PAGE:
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AP corporate real estate execs ready to invest in ‘green’ spaces

KUALA LUMPUR: Corporate Real Estate (CRE) executives in Asia Pacific are more willing than their global counterparts to invest in sustainability, according to a global sustainability survey undertaken in September and October 2008 by Jones Lang LaSalle and CoreNet Global.

Asia Pacific head of energy and sustainability services at Jones Lang LaSalle, Chris Wallbank said Asia Pacific respondents showed a greater willingness to invest in sustainable solutions than the global average.

Presenting the second global sustainability survey at the CoreNet Global Summit in Macau, which was held on March 24 - 26, he said 60% of respondents in Asia Pacific were willing to pay a 10% premium to rent a sustainable or "green” building, up from the 55% recorded in 2007.

 The survey covers 400 CRE executives across the globe.

“Though only 6%, compared with 12% in 2007, would consider paying more than a 10% premium,  this is still double the global average of 3%,” said Wallbank

“The willingness to pay more in Asia Pacific may be partly attributed to the perception that sustainable solutions are difficult to find in markets that are less 'mature',” he  said, adding that sustainability as a major influence in CRE strategies and decisions in Asia Pacific.

He noted a 20% increase among respondents in Asia Pacific (68%) and globally (64%) who cited limited to no availability of sustainable solutions in the market for which they operate.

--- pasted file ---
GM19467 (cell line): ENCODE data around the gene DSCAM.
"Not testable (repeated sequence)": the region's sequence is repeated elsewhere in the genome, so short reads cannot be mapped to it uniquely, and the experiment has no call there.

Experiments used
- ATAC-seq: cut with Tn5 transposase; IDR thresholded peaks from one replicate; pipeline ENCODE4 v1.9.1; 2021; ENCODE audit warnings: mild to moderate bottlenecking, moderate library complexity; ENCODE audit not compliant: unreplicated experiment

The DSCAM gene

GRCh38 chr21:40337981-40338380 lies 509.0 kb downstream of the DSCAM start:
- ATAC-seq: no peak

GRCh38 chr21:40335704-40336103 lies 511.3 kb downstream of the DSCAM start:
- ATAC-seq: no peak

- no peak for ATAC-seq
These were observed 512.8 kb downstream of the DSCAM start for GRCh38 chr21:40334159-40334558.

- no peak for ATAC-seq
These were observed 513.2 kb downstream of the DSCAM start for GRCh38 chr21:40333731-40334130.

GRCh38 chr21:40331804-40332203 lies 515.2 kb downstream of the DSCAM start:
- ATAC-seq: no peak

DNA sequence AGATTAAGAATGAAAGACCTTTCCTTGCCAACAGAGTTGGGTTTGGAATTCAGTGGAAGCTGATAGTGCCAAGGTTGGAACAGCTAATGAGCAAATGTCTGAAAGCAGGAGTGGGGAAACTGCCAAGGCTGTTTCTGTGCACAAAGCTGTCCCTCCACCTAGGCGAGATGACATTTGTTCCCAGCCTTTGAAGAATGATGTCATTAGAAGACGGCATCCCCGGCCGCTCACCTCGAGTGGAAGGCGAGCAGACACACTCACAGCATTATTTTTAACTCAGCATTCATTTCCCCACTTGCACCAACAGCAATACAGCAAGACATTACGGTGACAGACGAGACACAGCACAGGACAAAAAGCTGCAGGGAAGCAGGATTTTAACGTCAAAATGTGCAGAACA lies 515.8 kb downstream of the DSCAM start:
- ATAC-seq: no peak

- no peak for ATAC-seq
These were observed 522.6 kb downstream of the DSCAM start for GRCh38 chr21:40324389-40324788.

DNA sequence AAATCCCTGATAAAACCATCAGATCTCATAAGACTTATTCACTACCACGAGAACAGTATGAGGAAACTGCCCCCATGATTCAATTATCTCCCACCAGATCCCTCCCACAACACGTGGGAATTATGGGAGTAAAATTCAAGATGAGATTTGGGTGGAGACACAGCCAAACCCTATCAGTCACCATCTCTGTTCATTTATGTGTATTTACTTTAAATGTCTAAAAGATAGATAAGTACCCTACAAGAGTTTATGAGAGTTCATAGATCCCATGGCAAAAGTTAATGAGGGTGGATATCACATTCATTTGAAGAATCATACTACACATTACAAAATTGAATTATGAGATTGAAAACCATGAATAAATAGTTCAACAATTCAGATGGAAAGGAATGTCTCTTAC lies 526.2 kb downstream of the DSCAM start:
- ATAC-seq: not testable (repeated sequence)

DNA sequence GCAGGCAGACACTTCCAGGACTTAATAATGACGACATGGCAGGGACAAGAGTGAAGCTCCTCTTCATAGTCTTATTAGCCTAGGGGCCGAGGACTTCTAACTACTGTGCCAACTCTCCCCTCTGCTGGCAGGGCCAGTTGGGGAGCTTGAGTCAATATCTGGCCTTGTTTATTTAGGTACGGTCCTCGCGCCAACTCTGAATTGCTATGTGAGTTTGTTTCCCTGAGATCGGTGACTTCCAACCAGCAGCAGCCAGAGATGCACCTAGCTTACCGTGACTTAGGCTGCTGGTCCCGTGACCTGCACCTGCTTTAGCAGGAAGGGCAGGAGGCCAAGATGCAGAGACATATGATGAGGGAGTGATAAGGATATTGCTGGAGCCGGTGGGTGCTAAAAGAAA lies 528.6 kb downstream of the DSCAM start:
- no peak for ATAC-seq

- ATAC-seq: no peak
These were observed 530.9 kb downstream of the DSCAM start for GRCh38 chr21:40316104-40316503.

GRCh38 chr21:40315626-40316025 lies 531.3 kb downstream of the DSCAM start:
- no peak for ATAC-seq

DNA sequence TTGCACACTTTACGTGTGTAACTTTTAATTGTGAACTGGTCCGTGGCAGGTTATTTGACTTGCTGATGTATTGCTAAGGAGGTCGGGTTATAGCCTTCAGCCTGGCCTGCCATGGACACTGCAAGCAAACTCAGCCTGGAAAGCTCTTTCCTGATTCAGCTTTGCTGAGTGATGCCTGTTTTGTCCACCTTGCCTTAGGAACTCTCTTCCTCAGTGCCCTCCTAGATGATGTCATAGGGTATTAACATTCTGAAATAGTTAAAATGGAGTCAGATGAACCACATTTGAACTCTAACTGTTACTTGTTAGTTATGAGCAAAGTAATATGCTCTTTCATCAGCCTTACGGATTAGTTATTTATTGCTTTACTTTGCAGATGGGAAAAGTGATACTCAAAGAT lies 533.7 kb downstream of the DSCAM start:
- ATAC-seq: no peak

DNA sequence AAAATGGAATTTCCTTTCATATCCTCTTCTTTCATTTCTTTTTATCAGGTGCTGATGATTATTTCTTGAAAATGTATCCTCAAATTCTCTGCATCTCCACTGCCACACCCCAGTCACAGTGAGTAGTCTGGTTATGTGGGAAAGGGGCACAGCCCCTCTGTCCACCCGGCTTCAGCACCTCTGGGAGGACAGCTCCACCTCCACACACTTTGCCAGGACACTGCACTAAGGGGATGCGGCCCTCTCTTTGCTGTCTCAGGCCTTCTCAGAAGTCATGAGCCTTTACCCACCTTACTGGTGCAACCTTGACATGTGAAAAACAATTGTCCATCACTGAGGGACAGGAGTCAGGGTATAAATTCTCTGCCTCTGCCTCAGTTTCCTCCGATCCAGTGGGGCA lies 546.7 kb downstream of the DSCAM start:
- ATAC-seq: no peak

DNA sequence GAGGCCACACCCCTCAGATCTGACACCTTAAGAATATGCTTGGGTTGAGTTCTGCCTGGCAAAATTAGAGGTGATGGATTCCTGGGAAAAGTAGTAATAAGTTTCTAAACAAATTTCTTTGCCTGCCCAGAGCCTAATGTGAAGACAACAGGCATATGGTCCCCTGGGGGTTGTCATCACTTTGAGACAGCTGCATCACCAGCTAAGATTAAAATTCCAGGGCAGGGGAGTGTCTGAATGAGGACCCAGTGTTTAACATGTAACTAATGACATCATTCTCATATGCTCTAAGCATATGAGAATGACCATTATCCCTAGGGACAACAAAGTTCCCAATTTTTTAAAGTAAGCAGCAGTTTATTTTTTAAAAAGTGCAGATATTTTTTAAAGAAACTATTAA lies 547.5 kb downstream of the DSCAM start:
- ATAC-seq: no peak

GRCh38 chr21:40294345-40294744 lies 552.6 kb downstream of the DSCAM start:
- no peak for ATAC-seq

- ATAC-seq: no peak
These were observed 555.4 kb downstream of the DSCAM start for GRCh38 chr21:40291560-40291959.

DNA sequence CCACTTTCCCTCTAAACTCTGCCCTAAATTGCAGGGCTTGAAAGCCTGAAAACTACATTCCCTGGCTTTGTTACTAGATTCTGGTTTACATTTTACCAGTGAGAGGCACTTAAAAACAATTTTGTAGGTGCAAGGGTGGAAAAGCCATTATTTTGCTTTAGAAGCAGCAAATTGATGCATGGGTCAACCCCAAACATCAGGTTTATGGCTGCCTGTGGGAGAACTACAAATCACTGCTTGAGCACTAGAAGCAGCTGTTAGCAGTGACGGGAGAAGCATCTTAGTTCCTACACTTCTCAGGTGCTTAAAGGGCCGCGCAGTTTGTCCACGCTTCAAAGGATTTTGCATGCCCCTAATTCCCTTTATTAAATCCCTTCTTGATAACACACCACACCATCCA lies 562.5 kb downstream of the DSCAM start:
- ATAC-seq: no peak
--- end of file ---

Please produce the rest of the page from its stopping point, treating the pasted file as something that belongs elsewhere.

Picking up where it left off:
Wallbank added while more than 40% of respondents globally are willing to pay the rental premium for a sustainable building, this is  a drastic drop from the 70% recorded in 2007. The survey also shows a decrease in the number of companies willing to pay more for green buildings today than a year ago.

“This is surprising given that three quarters of them consider sustainability a “major” or “tie-breaker” factor in location decisions and more of them see a scarcity of green space today.

“Certainly, they are under greater cost pressures this year, which may account for their reluctance to pay a premium,” says Wallbank.

Despite the current economic climate, the survey also shows that CRE executives have not deterred pursuing sustainability strategies ies as the focus on green buildings continues to increase.

“Today, 76% of the companies surveyed believe that sustainability is a critical business issue, up from 47% in 2007, and those who aren’t focused on it today expect that they will be soon,” added Wallbank.

In addition, 57% of respondents reported broad implementation of energy efficiency programmes as the strategy with the greatest financial payback.

In fact, 73% of CRE executives cited energy costs as an important metric, surpassed only by the 82% who consider green building ratings and certifications a key factor in making space decisions.

Still, many are frustrated at the lack of verifiable data: “Tangible results with accurate data from initiatives still remain at the infancy stage,” says one respondent.

In tough economic times, Wallbank reckoned energy efficiency initiatives would be increasingly important to deliver bottom-lie returns.

 “The CRE teams are increasingly aware that energy strategies can drive significant cost reductions, and that many other sustainability initiatives can further incorporate environmental goals without disrupting financial priorities," he said.

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